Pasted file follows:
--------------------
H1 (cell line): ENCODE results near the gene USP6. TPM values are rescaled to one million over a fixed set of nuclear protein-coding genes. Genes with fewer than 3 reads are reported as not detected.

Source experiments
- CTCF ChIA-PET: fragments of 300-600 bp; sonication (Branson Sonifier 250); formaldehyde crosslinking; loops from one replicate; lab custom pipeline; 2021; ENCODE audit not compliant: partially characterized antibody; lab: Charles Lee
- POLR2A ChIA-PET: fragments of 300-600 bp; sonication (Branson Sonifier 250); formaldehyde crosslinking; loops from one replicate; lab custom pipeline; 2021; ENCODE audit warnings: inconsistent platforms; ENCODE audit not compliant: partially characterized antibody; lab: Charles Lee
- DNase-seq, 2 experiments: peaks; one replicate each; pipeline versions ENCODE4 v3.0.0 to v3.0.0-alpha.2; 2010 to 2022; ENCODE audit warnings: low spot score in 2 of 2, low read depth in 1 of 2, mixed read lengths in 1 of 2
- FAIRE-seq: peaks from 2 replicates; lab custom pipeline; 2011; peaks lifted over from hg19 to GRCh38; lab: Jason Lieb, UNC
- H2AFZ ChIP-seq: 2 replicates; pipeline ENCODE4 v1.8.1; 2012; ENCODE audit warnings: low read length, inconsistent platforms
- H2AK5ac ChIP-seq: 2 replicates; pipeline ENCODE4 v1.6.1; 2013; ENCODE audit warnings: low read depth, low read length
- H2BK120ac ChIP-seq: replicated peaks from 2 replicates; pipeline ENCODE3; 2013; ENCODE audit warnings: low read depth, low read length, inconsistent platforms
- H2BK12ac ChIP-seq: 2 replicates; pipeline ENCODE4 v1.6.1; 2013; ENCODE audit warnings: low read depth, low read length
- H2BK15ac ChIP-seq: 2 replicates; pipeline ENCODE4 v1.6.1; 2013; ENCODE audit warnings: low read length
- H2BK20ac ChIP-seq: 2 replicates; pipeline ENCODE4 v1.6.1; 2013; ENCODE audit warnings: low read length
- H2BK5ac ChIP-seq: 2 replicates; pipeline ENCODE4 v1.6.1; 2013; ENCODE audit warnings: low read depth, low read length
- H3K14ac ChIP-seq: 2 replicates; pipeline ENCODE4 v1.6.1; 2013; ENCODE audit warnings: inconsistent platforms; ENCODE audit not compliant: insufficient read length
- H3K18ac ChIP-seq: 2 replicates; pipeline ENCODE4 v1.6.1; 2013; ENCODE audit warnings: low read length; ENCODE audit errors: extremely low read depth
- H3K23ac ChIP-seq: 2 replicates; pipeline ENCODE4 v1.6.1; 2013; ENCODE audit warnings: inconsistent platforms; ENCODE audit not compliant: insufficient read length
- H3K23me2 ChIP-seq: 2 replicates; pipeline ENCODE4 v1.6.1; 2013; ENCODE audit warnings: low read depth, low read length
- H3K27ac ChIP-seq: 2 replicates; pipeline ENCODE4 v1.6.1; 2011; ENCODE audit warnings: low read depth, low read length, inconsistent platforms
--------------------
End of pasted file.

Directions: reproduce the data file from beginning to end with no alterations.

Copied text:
H1 (cell line): ENCODE results near the gene USP6. TPM values are rescaled to one million over a fixed set of nuclear protein-coding genes. Genes with fewer than 3 reads are reported as not detected.

Source experiments
- CTCF ChIA-PET: fragments of 300-600 bp; sonication (Branson Sonifier 250); formaldehyde crosslinking; loops from one replicate; lab custom pipeline; 2021; ENCODE audit not compliant: partially characterized antibody; lab: Charles Lee
- POLR2A ChIA-PET: fragments of 300-600 bp; sonication (Branson Sonifier 250); formaldehyde crosslinking; loops from one replicate; lab custom pipeline; 2021; ENCODE audit warnings: inconsistent platforms; ENCODE audit not compliant: partially characterized antibody; lab: Charles Lee
- DNase-seq, 2 experiments: peaks; one replicate each; pipeline versions ENCODE4 v3.0.0 to v3.0.0-alpha.2; 2010 to 2022; ENCODE audit warnings: low spot score in 2 of 2, low read depth in 1 of 2, mixed read lengths in 1 of 2
- FAIRE-seq: peaks from 2 replicates; lab custom pipeline; 2011; peaks lifted over from hg19 to GRCh38; lab: Jason Lieb, UNC
- H2AFZ ChIP-seq: 2 replicates; pipeline ENCODE4 v1.8.1; 2012; ENCODE audit warnings: low read length, inconsistent platforms
- H2AK5ac ChIP-seq: 2 replicates; pipeline ENCODE4 v1.6.1; 2013; ENCODE audit warnings: low read depth, low read length
- H2BK120ac ChIP-seq: replicated peaks from 2 replicates; pipeline ENCODE3; 2013; ENCODE audit warnings: low read depth, low read length, inconsistent platforms
- H2BK12ac ChIP-seq: 2 replicates; pipeline ENCODE4 v1.6.1; 2013; ENCODE audit warnings: low read depth, low read length
- H2BK15ac ChIP-seq: 2 replicates; pipeline ENCODE4 v1.6.1; 2013; ENCODE audit warnings: low read length
- H2BK20ac ChIP-seq: 2 replicates; pipeline ENCODE4 v1.6.1; 2013; ENCODE audit warnings: low read length
- H2BK5ac ChIP-seq: 2 replicates; pipeline ENCODE4 v1.6.1; 2013; ENCODE audit warnings: low read depth, low read length
- H3K14ac ChIP-seq: 2 replicates; pipeline ENCODE4 v1.6.1; 2013; ENCODE audit warnings: inconsistent platforms; ENCODE audit not compliant: insufficient read length
- H3K18ac ChIP-seq: 2 replicates; pipeline ENCODE4 v1.6.1; 2013; ENCODE audit warnings: low read length; ENCODE audit errors: extremely low read depth
- H3K23ac ChIP-seq: 2 replicates; pipeline ENCODE4 v1.6.1; 2013; ENCODE audit warnings: inconsistent platforms; ENCODE audit not compliant: insufficient read length
- H3K23me2 ChIP-seq: 2 replicates; pipeline ENCODE4 v1.6.1; 2013; ENCODE audit warnings: low read depth, low read length
- H3K27ac ChIP-seq: 2 replicates; pipeline ENCODE4 v1.6.1; 2011; ENCODE audit warnings: low read depth, low read length, inconsistent platforms